Vennells concedes ‘no one to blame’ but herself for Horizon scandal

Ex-Post Office boss Paula Vennells has admitted she has “no one to blame” but herself for what happened during the Horizon scandal.

The 65-year-old, ordained priest was giving evidence for a third day at the Horizon IT inquiry on Friday, and she told the hearing there are “no words” that will make the “sorrow and what people have gone through any better”.

Under questioning from Edward Henry KC, a lawyer representing a number of subpostmasters, she said she “didn’t always take the right path”.

She told the hearing she lost all employment since the Court of Appeal passed a judgment which ultimately led to a number of subpostmaster convictions being overturned.

Beginning his questioning, Mr Henry said; “There were so many forks in the road but you always took the wrong path, didn’t you?”

Ms Vennells said: “It was an extraordinarily complex undertaking and the Post Office and I didn’t always take the right path, I’m very clear about that.”

Mr Henry went on: “You exercised power with no thought of the consequences of your actions despite those consequences staring you in the face?”

The former chief executive replied: “The scheme was set up and for the time that I worked on that I believed … that we were doing the right things and clearly that was not always the case. We did look at the consequences.”

Post Office Horizon IT scandal
Former Post Office boss Paula Vennells said she did work entirely in isolation (PA Media)

She added: “I understand your point that there are no words that I can find today that will make the sorrow and what people have gone through any better.”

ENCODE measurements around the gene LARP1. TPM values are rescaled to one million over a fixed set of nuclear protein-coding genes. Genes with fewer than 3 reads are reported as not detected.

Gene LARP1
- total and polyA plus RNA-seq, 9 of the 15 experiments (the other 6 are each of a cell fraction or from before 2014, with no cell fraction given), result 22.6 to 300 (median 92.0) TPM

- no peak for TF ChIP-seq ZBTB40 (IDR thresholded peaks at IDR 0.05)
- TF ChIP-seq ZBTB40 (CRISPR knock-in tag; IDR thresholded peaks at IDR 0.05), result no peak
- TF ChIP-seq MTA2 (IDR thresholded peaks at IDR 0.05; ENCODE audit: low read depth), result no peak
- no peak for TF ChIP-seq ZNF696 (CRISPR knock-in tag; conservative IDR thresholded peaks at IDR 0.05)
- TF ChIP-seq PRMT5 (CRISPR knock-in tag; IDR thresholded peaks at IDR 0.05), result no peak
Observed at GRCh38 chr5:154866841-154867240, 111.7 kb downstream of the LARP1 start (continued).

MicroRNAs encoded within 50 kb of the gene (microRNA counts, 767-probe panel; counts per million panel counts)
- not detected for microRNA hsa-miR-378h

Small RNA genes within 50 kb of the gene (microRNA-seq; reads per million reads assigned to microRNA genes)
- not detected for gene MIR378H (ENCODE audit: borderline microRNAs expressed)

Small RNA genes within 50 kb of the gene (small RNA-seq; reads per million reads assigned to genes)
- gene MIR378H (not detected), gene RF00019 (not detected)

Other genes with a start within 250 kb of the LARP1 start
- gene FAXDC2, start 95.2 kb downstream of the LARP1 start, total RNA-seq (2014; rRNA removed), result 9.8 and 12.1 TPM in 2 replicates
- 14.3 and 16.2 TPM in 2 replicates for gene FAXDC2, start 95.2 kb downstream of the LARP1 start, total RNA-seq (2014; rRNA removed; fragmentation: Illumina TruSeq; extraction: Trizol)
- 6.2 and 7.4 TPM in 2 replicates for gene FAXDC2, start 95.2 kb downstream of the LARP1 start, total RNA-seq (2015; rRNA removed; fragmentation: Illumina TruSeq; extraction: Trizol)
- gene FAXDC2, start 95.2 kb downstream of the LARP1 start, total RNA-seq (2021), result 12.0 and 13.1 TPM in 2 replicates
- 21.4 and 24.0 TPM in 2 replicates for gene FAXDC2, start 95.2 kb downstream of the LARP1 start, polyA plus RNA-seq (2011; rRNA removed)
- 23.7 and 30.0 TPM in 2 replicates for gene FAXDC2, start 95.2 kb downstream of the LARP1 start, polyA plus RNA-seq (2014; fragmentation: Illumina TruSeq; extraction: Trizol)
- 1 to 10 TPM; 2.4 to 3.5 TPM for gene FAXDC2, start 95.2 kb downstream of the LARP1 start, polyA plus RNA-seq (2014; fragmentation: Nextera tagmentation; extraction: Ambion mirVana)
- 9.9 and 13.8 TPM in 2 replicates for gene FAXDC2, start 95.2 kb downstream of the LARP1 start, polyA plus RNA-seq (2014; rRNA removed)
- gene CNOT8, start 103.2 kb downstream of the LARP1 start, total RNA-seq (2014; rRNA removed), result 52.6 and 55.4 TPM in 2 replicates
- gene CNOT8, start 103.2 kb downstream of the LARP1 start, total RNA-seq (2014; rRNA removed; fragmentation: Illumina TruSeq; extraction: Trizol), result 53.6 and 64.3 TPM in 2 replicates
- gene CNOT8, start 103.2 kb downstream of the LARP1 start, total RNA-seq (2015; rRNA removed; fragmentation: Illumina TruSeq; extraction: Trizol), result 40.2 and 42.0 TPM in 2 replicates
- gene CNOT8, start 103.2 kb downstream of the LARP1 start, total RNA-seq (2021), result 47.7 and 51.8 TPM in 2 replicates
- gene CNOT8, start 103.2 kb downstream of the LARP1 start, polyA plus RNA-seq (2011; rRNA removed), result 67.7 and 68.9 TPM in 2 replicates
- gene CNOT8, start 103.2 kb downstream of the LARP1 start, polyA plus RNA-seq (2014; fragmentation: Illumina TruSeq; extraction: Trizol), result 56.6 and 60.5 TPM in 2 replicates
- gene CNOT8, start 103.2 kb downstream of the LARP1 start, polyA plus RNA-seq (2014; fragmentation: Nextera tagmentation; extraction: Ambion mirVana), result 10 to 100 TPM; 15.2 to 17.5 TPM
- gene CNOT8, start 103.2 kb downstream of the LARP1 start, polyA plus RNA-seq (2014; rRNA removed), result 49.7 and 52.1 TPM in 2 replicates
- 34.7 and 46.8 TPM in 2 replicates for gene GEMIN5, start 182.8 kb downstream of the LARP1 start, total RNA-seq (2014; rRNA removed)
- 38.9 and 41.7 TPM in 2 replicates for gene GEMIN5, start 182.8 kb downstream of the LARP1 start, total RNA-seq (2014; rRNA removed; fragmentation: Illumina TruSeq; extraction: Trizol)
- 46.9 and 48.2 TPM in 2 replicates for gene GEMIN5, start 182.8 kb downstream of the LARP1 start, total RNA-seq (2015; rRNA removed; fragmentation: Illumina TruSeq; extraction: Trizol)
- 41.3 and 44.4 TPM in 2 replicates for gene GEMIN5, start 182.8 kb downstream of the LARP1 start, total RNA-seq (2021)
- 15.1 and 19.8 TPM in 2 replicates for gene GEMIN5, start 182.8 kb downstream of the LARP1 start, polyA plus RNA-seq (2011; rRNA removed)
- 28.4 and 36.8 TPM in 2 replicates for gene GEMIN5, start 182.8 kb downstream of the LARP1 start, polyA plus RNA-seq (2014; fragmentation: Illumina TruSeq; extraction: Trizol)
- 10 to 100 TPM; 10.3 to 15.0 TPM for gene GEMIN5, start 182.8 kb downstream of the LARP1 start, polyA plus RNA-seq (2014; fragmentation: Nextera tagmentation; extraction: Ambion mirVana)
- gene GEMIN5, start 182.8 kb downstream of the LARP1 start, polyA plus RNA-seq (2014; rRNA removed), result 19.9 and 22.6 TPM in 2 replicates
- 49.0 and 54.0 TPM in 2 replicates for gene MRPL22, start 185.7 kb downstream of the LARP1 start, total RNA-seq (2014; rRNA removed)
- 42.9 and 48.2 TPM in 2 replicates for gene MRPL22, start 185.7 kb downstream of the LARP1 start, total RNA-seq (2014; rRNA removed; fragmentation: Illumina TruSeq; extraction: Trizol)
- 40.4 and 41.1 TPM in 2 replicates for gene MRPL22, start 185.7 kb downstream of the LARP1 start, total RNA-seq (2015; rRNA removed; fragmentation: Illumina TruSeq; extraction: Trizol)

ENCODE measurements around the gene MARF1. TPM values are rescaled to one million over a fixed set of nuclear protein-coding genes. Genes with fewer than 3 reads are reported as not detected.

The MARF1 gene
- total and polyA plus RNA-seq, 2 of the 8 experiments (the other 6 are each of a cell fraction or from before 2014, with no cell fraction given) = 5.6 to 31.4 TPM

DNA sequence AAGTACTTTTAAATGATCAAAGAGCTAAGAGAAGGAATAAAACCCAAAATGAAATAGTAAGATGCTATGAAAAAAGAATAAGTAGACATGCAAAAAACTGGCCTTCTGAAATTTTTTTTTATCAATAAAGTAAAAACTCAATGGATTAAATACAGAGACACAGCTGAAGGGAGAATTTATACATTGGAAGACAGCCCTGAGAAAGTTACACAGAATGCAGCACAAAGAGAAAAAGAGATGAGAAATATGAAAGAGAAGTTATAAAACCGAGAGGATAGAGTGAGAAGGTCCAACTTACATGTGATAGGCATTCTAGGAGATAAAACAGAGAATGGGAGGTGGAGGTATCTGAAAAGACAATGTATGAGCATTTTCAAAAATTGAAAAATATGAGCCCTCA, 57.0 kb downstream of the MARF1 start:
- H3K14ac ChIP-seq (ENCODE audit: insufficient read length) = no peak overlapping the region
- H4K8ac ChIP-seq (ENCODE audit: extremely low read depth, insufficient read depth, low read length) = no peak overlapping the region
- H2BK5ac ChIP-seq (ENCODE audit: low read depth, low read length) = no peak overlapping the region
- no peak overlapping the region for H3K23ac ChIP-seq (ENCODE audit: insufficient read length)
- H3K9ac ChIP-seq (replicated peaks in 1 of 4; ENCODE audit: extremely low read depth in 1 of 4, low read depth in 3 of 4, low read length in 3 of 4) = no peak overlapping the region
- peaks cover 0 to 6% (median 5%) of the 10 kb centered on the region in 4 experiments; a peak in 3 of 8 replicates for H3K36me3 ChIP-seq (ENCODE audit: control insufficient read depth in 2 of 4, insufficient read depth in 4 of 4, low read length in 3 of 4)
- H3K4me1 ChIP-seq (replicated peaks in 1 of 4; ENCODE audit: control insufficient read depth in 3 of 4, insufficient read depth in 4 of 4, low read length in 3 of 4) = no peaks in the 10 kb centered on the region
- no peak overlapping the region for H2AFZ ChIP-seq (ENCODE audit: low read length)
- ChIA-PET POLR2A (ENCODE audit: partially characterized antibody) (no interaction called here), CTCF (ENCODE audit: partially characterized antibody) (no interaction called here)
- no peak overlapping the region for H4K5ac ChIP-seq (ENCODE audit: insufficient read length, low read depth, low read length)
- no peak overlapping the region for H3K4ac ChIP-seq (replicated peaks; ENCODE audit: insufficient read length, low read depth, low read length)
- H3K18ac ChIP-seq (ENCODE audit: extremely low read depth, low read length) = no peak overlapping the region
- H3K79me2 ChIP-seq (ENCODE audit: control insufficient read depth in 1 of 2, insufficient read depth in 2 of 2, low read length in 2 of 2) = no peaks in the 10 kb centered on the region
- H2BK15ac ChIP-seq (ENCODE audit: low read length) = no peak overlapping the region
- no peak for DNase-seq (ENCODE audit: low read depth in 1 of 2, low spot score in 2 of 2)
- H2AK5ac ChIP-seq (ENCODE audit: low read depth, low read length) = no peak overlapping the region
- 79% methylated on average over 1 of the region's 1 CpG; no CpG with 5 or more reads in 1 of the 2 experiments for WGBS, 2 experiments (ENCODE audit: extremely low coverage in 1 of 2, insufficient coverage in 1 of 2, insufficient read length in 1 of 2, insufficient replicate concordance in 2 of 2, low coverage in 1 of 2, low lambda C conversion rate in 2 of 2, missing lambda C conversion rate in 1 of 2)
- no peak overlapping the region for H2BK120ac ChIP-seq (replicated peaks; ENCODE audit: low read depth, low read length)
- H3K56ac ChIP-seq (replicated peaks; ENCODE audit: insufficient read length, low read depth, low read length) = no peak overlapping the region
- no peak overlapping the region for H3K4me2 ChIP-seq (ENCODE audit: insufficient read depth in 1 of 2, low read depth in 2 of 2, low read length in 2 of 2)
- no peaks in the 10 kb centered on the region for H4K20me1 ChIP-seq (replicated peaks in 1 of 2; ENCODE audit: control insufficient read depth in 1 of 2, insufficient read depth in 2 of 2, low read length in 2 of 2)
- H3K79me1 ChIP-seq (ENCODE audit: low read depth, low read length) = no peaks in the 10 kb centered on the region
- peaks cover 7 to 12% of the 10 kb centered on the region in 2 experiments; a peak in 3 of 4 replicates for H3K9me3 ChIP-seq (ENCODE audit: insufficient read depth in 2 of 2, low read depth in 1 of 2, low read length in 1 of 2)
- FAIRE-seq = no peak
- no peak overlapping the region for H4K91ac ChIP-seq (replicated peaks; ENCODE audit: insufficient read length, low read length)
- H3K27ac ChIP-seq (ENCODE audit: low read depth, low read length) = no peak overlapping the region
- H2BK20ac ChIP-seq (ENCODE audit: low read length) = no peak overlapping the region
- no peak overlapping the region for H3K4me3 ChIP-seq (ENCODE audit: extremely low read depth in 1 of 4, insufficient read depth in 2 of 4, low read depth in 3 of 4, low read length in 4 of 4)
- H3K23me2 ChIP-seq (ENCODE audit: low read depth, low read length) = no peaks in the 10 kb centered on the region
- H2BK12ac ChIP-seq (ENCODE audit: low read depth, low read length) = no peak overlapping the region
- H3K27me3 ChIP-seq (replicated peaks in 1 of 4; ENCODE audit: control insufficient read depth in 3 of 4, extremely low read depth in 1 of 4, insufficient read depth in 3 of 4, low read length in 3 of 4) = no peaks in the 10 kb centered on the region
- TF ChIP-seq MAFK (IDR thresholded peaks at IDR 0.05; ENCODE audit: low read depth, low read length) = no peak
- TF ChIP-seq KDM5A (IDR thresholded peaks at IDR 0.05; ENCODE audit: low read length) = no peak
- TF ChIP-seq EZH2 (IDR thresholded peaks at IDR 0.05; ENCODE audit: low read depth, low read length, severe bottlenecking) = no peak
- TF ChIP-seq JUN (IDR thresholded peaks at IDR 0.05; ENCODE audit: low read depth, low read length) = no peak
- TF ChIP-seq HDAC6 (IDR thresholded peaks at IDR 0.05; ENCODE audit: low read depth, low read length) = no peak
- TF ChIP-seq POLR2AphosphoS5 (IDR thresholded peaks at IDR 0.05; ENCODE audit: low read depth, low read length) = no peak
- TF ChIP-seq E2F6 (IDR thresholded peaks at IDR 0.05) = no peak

Questioned on whether she had anyone to blame but herself during the scandal, Ms Vennells said: “Absolutely. Where I made mistakes and where I made the wrong calls … where I had information and I made the wrong calls, yes, of course.”

Mr Henry continued: “Well, you are responsible for your own downfall, aren’t you?”

She replied: “From when the Court of Appeal passed its judgment, I lost all the employment that I had, and since that time, I have only worked on this inquiry.

“It has been really important to me to do what I didn’t, or was unable to do at the time I was chief executive – and I have worked for three years and prioritised this above anything else – for the past year it has probably been a full-time job.

“I have avoided talking to the press, perhaps to my own detriment, because all the way through, I have put this first and I was not working alone on this.

“I cannot think that any of the major decisions I took by myself in isolation of anybody.”

She added: “I did my best through this. And it wasn’t good enough, and that is a regret I carry with me.”

Mr Henry continued: “I suggest to you that you still continue to live in a cloud of denial and it persists even to today because you have given in 750-odd pages (of a witness statement) a craven, self-serving account, haven’t you? ‘I didn’t know, nobody told me, I can’t remember, I was not shown this, I relied on the lawyers’.”

Ms Vennells replied: “I have tried to do this to the very best of my ability. I have taken … all of the questions I was asked. I have answered them honestly, no matter how difficult or how embarrassing or how wrong I was at the time. I don’t believe I could have worked harder for this.”

Mr Henry went on: “What I’m going to suggest to you is that whatever you did was deliberate, considered and calculated. No one deceived you, no one misled you. You set the agenda and the tone for the business.”

Ms Vennells responded: “I was the chief executive, I did not set the agenda for the work of the scheme and the way the legal and the IT parts of it worked.

“I had to rely on those colleagues who were experts and I had no reason not to take the advice that I was given. I accept I was chief executive and, as I have said, as a chief executive you have ultimate accountability and that is simply fact.

“You are not responsible for everything that happens underneath you. You have to rely on the advice of internal and external experts and that is what I did and I was not working alone on this.”

She added: “I did my very best through this, and it wasn’t good enough, and that is a regret I carry with me.”

More than 700 subpostmasters were prosecuted by the Post Office and handed criminal convictions between 1999 and 2015 as Fujitsu’s faulty Horizon IT system made it appear as though money was missing at their branches.

Hundreds of subpostmasters are still awaiting compensation despite the Government announcing that those who have had convictions quashed are eligible for £600,000 payouts.